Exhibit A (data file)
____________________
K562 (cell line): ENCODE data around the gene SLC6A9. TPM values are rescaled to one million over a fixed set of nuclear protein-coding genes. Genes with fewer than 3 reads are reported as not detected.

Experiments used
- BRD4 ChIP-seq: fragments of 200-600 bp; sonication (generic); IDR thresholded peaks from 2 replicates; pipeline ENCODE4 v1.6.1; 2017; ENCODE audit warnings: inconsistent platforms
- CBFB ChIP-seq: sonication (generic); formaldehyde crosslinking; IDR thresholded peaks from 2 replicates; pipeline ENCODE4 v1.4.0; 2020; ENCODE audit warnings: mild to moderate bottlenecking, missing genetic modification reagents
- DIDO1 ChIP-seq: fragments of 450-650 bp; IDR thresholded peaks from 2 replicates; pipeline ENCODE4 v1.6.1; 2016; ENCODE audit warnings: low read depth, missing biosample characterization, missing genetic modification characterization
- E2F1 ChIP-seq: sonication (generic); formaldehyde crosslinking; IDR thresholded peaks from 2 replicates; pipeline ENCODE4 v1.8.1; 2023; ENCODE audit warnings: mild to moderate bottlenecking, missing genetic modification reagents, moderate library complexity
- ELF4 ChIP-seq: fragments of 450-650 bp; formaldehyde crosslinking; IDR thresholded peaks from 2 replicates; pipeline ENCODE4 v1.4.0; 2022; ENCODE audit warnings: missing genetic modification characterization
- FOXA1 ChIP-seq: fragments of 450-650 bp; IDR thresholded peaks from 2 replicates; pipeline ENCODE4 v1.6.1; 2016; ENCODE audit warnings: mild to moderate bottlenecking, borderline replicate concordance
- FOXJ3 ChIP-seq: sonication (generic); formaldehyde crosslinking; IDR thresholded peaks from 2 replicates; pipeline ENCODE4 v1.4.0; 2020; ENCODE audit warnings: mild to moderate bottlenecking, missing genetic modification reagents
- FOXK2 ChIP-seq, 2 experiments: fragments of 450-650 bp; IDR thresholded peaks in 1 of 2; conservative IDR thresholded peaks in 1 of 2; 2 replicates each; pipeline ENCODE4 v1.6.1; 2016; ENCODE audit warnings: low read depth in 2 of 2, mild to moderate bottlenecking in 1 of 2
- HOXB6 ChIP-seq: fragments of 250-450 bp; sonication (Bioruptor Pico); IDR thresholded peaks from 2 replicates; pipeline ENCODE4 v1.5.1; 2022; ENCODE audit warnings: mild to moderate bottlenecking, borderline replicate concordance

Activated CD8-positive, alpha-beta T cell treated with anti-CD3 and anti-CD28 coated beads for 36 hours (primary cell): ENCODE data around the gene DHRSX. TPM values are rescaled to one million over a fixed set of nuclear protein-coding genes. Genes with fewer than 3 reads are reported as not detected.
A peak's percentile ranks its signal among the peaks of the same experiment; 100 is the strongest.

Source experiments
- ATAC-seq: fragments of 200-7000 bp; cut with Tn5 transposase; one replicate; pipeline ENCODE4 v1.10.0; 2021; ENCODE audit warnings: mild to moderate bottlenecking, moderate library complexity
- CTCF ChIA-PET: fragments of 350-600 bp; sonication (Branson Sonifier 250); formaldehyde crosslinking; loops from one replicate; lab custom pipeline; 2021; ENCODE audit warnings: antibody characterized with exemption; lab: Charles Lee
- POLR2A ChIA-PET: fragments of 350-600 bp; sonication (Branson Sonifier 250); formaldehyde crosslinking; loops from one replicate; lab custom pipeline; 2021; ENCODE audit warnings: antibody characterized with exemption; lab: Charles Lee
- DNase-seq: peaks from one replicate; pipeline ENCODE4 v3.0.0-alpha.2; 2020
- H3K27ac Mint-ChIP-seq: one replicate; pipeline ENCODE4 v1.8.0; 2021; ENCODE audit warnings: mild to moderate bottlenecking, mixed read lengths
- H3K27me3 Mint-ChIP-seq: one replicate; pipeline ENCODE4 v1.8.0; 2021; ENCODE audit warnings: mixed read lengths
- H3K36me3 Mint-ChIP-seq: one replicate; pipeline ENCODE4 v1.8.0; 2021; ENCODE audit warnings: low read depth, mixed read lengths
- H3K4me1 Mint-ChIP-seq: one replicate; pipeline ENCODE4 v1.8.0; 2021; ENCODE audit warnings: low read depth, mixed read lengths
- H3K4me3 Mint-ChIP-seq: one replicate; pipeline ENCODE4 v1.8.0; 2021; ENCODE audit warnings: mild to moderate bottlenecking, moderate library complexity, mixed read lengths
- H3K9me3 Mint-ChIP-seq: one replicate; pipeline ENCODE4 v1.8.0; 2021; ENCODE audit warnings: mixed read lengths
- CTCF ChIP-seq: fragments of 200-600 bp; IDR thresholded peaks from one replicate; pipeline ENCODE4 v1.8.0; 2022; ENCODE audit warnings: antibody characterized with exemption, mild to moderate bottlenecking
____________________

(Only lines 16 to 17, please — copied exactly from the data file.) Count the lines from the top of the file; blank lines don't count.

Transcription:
- CTCF ChIA-PET: fragments of 350-600 bp; sonication (Branson Sonifier 250); formaldehyde crosslinking; loops from one replicate; lab custom pipeline; 2021; ENCODE audit warnings: antibody characterized with exemption; lab: Charles Lee
- POLR2A ChIA-PET: fragments of 350-600 bp; sonication (Branson Sonifier 250); formaldehyde crosslinking; loops from one replicate; lab custom pipeline; 2021; ENCODE audit warnings: antibody characterized with exemption; lab: Charles Lee